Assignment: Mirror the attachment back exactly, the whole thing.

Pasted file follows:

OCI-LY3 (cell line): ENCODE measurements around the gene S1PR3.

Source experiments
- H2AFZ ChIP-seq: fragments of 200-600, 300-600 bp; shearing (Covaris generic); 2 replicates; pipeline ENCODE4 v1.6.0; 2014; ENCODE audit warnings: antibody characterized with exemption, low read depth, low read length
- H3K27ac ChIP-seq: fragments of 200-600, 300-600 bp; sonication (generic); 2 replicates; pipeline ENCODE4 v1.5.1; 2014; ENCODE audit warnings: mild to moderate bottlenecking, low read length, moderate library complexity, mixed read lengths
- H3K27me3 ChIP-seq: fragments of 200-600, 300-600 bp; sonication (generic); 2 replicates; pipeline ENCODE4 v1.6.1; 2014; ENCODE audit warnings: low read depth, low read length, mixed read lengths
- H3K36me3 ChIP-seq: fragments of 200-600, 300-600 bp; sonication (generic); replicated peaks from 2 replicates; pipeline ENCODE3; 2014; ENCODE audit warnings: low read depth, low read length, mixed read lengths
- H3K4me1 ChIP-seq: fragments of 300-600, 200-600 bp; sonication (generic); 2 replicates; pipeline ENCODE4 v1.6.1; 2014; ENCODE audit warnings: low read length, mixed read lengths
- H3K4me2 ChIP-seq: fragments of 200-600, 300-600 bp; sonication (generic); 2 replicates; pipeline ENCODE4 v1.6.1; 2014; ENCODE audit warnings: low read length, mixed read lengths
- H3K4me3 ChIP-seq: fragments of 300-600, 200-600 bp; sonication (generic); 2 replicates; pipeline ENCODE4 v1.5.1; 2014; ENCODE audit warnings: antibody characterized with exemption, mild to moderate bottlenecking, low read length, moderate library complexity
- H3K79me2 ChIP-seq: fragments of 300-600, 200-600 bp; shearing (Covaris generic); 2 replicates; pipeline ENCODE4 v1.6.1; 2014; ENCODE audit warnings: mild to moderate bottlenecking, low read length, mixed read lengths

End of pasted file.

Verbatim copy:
OCI-LY3 (cell line): ENCODE measurements around the gene S1PR3.

Source experiments
- H2AFZ ChIP-seq: fragments of 200-600, 300-600 bp; shearing (Covaris generic); 2 replicates; pipeline ENCODE4 v1.6.0; 2014; ENCODE audit warnings: antibody characterized with exemption, low read depth, low read length
- H3K27ac ChIP-seq: fragments of 200-600, 300-600 bp; sonication (generic); 2 replicates; pipeline ENCODE4 v1.5.1; 2014; ENCODE audit warnings: mild to moderate bottlenecking, low read length, moderate library complexity, mixed read lengths
- H3K27me3 ChIP-seq: fragments of 200-600, 300-600 bp; sonication (generic); 2 replicates; pipeline ENCODE4 v1.6.1; 2014; ENCODE audit warnings: low read depth, low read length, mixed read lengths
- H3K36me3 ChIP-seq: fragments of 200-600, 300-600 bp; sonication (generic); replicated peaks from 2 replicates; pipeline ENCODE3; 2014; ENCODE audit warnings: low read depth, low read length, mixed read lengths
- H3K4me1 ChIP-seq: fragments of 300-600, 200-600 bp; sonication (generic); 2 replicates; pipeline ENCODE4 v1.6.1; 2014; ENCODE audit warnings: low read length, mixed read lengths
- H3K4me2 ChIP-seq: fragments of 200-600, 300-600 bp; sonication (generic); 2 replicates; pipeline ENCODE4 v1.6.1; 2014; ENCODE audit warnings: low read length, mixed read lengths
- H3K4me3 ChIP-seq: fragments of 300-600, 200-600 bp; sonication (generic); 2 replicates; pipeline ENCODE4 v1.5.1; 2014; ENCODE audit warnings: antibody characterized with exemption, mild to moderate bottlenecking, low read length, moderate library complexity
- H3K79me2 ChIP-seq: fragments of 300-600, 200-600 bp; shearing (Covaris generic); 2 replicates; pipeline ENCODE4 v1.6.1; 2014; ENCODE audit warnings: mild to moderate bottlenecking, low read length, mixed read lengths